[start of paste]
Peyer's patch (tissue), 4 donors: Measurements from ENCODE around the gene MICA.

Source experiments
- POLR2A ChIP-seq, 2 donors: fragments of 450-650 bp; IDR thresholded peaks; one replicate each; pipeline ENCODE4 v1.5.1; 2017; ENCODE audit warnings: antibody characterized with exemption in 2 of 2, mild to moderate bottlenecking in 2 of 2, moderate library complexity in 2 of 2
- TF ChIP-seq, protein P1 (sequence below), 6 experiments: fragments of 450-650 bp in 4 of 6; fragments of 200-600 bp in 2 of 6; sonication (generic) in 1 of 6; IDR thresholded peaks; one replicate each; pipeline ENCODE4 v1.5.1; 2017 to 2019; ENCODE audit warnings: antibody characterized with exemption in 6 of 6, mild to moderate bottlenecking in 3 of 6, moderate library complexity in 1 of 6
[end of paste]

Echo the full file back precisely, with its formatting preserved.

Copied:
Peyer's patch (tissue), 4 donors: Measurements from ENCODE around the gene MICA.

Source experiments
- POLR2A ChIP-seq, 2 donors: fragments of 450-650 bp; IDR thresholded peaks; one replicate each; pipeline ENCODE4 v1.5.1; 2017; ENCODE audit warnings: antibody characterized with exemption in 2 of 2, mild to moderate bottlenecking in 2 of 2, moderate library complexity in 2 of 2
- TF ChIP-seq, protein P1 (sequence below), 6 experiments: fragments of 450-650 bp in 4 of 6; fragments of 200-600 bp in 2 of 6; sonication (generic) in 1 of 6; IDR thresholded peaks; one replicate each; pipeline ENCODE4 v1.5.1; 2017 to 2019; ENCODE audit warnings: antibody characterized with exemption in 6 of 6, mild to moderate bottlenecking in 3 of 6, moderate library complexity in 1 of 6